From 2008 until 2013, I went back to Cornell part-time to finish up a BA in Molecular Biology. It’s an interesting field that didn’t even exist during my first shot of college. Mol Bio kinda squoze into the gap between Biochemistry and Genetics, with big help from the Human Genome Project.
Molecular biology is the reason you can get vaccinated for Covid-19 now. Previously, it took a minimum of 4 years to develop and test a vaccine. What sped things up is mastery over the big molecules of life: DNA, RNA and proteins.
Derek Lowe is a molecular biologist who blogs for Science magazine. He’s an expert on diseases and vaccines, but he writes for mere mortals. If you want to make intelligent decisions about Covid-19 vaccines, here are links to some of his recent posts. They are way better than anything you’ll ever see on Twitter or Facebook.
I’ll try to summarize vaccine results so far, in very over-simplified form.
The first Covid-19 vaccines approved in the US were RNA vaccines from Pfizer and Moderna. Both require two jabs, with about 94% efficacy at preventing infection. They use mRNA that includes the code for Spike protein. It’s stuffed into a tiny sphere of fats, cholesterol and probably some proteins. Composition and size similar to a Coronavirus, or like LDL “bad cholesterol” plus RNA. When injected, the nanoparticles are absorbed by muscle, lymph and liver cells. Inside them, the mRNA hooks up with a ribosome, which uses its sequence to build Spike proteins. Some Spikes leave the cell, float around, and trigger the immune system. Later, a real Coronavirus comes along, but immune cells recognize its spiky bits and send in the killers. Protected!
The Oxford/AstraZeneca, Johnson & Johnson/Janssen and Sputnik vaccines use a different approach. Instead of nanoparticles, they deliver via a modified Adenovirus (a mild virus that causes sore throats, pink eye etc). The DNA code for Spike is spliced into its genome. After injection, the virus infects some human cells. Its DNA sneaks into their nucleus and is transcribed into mRNA. That exits the nucleus, then follows the same path as the RNA vaccines: ribosome to Spike to export to immune response.
Of the 3 DNA vaccines, Sputnik (2 jabs) has excellent results, but probably won’t be available in the US. J&J (1 jab) is mediocre at preventing infection, though it’s OK at blocking serious disease and death. Oxford (2 jabs) is somewhere in between. The lower efficacy may be because some people are already immune to Adenovirus: so they kill it prematurely. Sputnik uses two different virus forms, which may explain its better performance. J&J and AstraZeneca are testing variations that may also be more effective.
Novamax takes a third approach. It cuts to the chase, and injects Covid-19 Spike protein directly. The Spikes are manufactured by moth (!) cells. How cool is that? To produce the vaccine, the DNA sequence for Spike is spliced into a virus genome. That infects the moth cells, which then produce Spike via the same path as the DNA vaccines. The protein is purified, then attached to a fatty nanoparticle. To the immune system, it looks a lot like a Coronavirus. Trials in the UK showed 89% efficacy (2 jabs). US Phase 3 trials started in December.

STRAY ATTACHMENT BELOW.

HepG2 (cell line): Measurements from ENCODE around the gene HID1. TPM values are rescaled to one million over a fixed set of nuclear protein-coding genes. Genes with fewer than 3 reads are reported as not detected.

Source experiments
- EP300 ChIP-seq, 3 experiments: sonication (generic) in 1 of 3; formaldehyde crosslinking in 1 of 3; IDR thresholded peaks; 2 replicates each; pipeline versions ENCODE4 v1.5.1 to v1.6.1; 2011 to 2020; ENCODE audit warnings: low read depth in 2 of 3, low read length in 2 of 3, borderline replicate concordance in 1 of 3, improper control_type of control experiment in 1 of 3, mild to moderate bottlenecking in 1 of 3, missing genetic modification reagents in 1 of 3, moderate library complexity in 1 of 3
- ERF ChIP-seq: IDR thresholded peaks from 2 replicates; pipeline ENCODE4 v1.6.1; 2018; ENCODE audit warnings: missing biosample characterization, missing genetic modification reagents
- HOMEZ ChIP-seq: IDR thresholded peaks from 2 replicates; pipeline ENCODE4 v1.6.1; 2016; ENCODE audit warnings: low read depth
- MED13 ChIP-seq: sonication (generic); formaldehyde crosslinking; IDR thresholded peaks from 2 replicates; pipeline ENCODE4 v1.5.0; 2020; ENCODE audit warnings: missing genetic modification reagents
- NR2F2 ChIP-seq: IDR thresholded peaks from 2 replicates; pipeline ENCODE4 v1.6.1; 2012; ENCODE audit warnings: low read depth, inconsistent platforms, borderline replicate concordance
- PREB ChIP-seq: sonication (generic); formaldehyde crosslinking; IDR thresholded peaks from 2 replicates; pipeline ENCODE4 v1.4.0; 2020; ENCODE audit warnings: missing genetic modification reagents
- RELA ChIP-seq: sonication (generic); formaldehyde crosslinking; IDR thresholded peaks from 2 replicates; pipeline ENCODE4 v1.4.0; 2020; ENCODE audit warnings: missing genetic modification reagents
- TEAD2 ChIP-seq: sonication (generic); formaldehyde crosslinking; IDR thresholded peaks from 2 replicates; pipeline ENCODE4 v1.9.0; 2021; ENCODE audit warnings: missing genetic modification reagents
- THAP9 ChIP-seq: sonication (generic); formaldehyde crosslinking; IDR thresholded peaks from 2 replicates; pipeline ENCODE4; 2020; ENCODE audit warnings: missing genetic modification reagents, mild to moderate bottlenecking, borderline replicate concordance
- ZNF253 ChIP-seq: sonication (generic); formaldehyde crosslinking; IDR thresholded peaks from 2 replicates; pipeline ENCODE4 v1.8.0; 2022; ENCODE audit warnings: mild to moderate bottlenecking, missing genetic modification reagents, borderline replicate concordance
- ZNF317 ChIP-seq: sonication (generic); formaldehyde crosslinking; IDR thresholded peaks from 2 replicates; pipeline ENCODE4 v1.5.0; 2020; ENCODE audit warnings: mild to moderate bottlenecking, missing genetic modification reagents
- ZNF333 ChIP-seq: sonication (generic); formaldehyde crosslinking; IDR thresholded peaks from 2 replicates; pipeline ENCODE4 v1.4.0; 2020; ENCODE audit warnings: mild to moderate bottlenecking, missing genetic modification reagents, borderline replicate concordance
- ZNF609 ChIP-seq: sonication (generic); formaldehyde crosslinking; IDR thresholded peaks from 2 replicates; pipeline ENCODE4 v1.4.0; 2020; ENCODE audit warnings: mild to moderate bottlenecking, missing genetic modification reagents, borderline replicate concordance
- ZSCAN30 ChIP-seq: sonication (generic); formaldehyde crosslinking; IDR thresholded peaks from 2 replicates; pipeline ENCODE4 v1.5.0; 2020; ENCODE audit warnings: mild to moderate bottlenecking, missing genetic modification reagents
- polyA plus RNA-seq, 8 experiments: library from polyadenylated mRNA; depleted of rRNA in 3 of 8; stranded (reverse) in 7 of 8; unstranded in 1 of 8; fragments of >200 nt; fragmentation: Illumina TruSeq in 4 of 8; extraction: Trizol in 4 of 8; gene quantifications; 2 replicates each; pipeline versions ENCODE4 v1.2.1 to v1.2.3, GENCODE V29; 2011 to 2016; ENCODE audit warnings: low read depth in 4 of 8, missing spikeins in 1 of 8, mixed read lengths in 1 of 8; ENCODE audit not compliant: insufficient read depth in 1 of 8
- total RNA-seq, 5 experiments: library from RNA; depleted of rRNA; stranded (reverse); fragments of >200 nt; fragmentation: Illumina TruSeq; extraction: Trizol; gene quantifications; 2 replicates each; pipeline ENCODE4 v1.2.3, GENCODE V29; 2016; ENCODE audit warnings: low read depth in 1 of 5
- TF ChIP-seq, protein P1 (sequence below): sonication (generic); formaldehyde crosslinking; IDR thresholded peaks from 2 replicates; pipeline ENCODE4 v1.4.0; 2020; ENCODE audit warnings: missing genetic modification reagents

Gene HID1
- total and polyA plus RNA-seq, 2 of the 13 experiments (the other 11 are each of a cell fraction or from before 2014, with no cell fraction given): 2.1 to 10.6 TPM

The DNA and protein vaccines have a big advantage: both molecules are more stable than RNA. They only need fridge temperatures for distribution instead of freezers (Moderna) or dry ice (Pfizer).
As an old dude, I’m eligible to be vaccinated now. The original plan was to wait for J&J vaccine data before deciding. That quickly became moot, since there’s a huge backlog. It will be a while until I can get any vaccine regardless. By health and habits I’m low-risk, so it won’t be too bad to live the pandemic lifestyle for a few more months.
New York vaccinated nursing homes and health care staff first. Now the priority is essential workers and teachers. That approach is already having an impact. There were 20+ daily cases in the local hospital for the month after Christmas, but it’s down to 3 or fewer. Surrounding counties are also doing much better.
At the moment I probably would pick Novamax, if its US trials are similar to the UK results. I probably already have Adenovirus immunity, and it makes sense to save mRNA vaccines for the next pandemic. However, the decision is barely more than a guess. There may not even be a choice of vaccines.
The big picture for humans: the success of all these vaccines is extremely good news. They’re fast, and will be even faster to release in the future. Minor DNA/RNA/protein tweaks to keep up with mutations will only take days, and won’t need such a long approval process. All three of the methods will help fight other diseases. And that’s not even counting newer techniques like CRISPR that are gradually being developed.
Looking back ten years from now, Covid-19 may seem like a wonderful disaster that launched huge medical advances.